Dietrich Bonhoeffer has always been one of my great heroes of the faith. Such appreciation, of course, hardly makes me distinct. Bonhoeffer, the German pastor-theologian who opposed the Nazis and was executed in a concentration camp, is passionately admired by millions of Christians.
One could even compare him to Athanasius, the defender of Christ's divinity whose brave stance also drew state persecution. The fourth-century bishop's unflinching willingness to defy even emperors and their armies was honored with the title "Athanasius contra mundum" (against the world).
Charles Marsh's welcome biography, Strange Glory: A Life of Dietrich Bonhoeffer (Knopf), paints a painstaking portrait of a faithful disciple every bit as resolute against Aryanism as Athanasius was against Arians. Marsh's exquisite eye for detail reveals the sheer unlikelihood of Bonhoeffer's emergence as the boldest opponent of efforts to Nazify the German church.
Athanasius was bishop of Alexandria, the most powerful ecclesiastical figure in the Eastern empire. He wielded so much influence that emperors were afraid of opposing him too forcefully, lest they provoke a popular uprising.
But what power did Bonhoeffer wield in 1933? He was 27 years old, financially dependent on his parents, and virtually bereft of experience in the working world. His sole professional appointment was an unpaid, non-tenure-track position as a voluntary lecturer. Adjunct professors don't normally stand athwart emperors.
Yet Bonhoeffer did. Within weeks of Adolf Hitler's rise to power, Bonhoeffer declared in public that the Führer was offering a false path to salvation—and, in private, that Hitler was an antichrist. When the Nazis called for ethnically Jewish Christians to be expelled from the churches, he alone insisted that the gospel was at stake. (Initially even Karl Barth, like other anti-Nazi dissenters who founded the Confessing Church, claimed that this was merely a question of church order, not a theological issue.) Marsh, director of the Project on Lived Theology at the University of Virginia, makes a convincing case that by 1933, Bonhoeffer was the most radical and outspoken opponent of Nazi church policy.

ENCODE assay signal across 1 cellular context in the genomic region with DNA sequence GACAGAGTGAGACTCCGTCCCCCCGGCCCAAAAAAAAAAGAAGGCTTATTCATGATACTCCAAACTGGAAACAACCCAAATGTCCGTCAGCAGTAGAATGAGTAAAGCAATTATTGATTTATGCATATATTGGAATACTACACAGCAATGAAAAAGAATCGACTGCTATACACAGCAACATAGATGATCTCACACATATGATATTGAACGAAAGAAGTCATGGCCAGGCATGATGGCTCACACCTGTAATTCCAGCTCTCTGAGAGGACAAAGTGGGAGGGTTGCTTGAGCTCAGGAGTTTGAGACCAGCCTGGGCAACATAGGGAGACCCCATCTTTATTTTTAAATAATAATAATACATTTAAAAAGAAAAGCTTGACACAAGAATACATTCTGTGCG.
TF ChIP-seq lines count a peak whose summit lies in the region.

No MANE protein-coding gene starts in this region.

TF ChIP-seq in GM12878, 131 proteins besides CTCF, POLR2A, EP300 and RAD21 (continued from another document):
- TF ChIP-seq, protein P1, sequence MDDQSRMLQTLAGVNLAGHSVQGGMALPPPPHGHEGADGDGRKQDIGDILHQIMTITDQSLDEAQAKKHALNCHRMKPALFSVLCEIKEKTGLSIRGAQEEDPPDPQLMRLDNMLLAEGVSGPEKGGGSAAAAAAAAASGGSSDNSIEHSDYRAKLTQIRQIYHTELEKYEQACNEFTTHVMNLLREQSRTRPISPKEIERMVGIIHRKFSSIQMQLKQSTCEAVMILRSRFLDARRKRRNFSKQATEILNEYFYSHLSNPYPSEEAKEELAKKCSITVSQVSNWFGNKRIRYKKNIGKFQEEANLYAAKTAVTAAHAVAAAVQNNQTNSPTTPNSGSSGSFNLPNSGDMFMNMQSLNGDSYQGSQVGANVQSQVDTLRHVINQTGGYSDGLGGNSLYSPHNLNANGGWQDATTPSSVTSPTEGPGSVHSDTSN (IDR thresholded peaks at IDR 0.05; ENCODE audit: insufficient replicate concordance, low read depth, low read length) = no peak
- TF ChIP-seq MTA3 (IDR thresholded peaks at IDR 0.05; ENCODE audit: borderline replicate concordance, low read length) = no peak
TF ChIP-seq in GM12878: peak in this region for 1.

I have read numerous books on Bonhoeffer. I have also seen documentaries and dramatizations and visited commemorative sites in Germany. For me, one of Marsh's greatest contributions is putting on display the quirky humanity of his subject. If you are used to accounts that emphasize the mythic Bonhoeffer of faith, this one will help you grapple with the eccentric Bonhoeffer of history.
To take a trivial example, Bonhoeffer was endearingly preoccupied with dressing well. You could illustrate almost every momentous turning point in his life with sartorial commentary. When he takes a pastoral internship in Spain, he bombards the senior minister with written inquiries regarding the proper formal wear for dinner parties. The poor, overworked man eventually remarked sarcastically that the new intern should bring his preaching robe.
Bonhoeffer was thrilled by the writings of Barth, but his confidence in the brilliant theologian was shaken when he first met him and observed that he lacked dress sense. When Eberhard Bethge, Bonhoeffer's student and close friend, arrived at his underground seminary, Bonhoeffer was identified as "the sporty dresser." He even arranged to get his favorite brown suit delivered to him in prison. Later, knowing he would never leave the concentration camp alive, he wrote a last will and testament. It carefully catalogued some of the most cherished items in his wardrobe: his dinner jacket, his felt hats, his salt-and-pepper suit.
More substantively, Marsh makes a convincing case that Bonhoeffer harbored feelings for Bethge that extended beyond friendship. Those feelings were unrequited, and Bonhoeffer probably did not consciously acknowledge them. Still, Marsh notes, he was possessive and smothering in his attention. He created a joint bank account and sent Christmas cards signed, "Dietrich and Eberhard."